monkeys, of course! You don’t even have to limit yourself to monkeys, there are patterns for all kinds of creatures online (sock monster, sock owl).  Then you can sell your creations at etsy.com.  Or you could just buy a conventional sock monkey at sockmonkey.com.

*Digital Cameras—The first time I got my hands on a digital camera, I took pictures of everything in sight, and I haven’t stopped.  My first pictures weren’t that great; then again, my camera wasn’t that great.  Yet I treasure the images of my grandmother’s last Christmas with our family.  Buy yourself a camera to capture the moments that truly matter, and then buy one for someone else.  Check around for the best prices and give yourself a gift that goes far beyond an electronic device.  I highly recommend Canon cameras, but if you want to go a little cheaper, Olympus makes great cameras as well.

*Anything handcrafted by you—Maybe you’re not into making sock monkeys, but there are tons of other projects in which to immerse yourself.  Try your hand at crocheting or knitting (you can even use a knitting loom like the Knifty Knitter) and make everyone scarves, hats, and SOCKS!  (See what a valuable gift socks can be?)  You could paint a thoughtful picture or make a collage.  If you’re not crafty, melt chocolate wafers and dip some pretzels; chocolate-covered pretzels make great gifts!  If all else fails, just make your dad an ashtray like you did in kindergarten—he’ll still think it’s cute (hopefully!)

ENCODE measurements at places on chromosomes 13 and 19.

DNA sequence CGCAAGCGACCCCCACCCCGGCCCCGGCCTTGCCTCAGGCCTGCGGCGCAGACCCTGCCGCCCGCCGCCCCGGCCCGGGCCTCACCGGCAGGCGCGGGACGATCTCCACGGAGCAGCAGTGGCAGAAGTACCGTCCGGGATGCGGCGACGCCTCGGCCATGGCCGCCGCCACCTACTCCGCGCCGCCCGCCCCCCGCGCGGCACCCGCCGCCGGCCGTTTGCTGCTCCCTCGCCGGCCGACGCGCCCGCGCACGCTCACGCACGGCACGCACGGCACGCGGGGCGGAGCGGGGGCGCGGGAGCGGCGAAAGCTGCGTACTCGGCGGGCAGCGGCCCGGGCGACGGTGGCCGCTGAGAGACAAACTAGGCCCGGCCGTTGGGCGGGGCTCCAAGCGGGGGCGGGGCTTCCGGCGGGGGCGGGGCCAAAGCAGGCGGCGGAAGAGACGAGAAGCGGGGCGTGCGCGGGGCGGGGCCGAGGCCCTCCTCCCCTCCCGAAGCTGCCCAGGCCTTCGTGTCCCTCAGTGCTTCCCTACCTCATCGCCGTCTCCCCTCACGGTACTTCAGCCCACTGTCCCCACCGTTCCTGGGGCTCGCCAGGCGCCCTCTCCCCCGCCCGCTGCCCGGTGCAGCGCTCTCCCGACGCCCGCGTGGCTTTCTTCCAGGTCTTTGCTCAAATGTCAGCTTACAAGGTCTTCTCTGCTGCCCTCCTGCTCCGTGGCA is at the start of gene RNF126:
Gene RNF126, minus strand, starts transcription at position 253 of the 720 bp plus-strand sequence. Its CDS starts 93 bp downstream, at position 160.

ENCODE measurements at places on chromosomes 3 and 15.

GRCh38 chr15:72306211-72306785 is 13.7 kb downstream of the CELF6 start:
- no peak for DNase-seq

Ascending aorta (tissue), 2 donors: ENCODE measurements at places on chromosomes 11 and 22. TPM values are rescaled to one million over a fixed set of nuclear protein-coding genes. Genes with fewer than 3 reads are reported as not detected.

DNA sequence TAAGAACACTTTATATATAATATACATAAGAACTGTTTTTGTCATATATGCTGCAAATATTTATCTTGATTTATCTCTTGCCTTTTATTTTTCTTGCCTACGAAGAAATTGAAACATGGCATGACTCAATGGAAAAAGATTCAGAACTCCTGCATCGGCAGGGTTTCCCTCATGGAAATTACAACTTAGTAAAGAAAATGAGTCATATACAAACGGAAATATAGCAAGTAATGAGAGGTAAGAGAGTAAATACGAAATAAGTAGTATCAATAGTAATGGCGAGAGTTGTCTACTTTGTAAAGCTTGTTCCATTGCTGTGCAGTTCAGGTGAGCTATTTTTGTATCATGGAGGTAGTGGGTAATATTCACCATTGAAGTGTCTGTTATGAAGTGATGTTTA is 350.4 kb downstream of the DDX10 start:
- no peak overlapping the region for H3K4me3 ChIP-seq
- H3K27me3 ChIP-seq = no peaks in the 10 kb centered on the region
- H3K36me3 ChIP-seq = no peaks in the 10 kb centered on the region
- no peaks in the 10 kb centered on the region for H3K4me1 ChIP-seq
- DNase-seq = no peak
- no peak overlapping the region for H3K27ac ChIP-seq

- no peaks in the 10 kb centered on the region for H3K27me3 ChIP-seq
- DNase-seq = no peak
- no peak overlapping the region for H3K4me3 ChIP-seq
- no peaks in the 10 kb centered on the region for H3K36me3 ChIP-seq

Psych - Season 2

Psych - Season 2

*Amazon.com—Free shipping on orders over $25 and books, music, and DVD’s galore.  Every year Amazon is adding to its inventory.  I check back every day to see what’s on sale so I can nab Psych Seasons 1 & 2, Bones Seasons 1-3, books like The Inner Voice of Love by Henri Nouwen, The Jesus I Never Knew by Philip Yancey, the chick-lit novels of my fave fictionista, Christa Banister and those aforementioned CD’s at discounted prices.

*Ebay.com—Whatever you can’t find on Amazon.com, you can find on Ebay.  There are literally millions of treasures on this site from low, low prices on video games to truly bizarre items like vintage hand towels.  But whatever you’re looking for, you can probably find it on Ebay.  You can also find a bunch of stuff you weren’t looking for, too.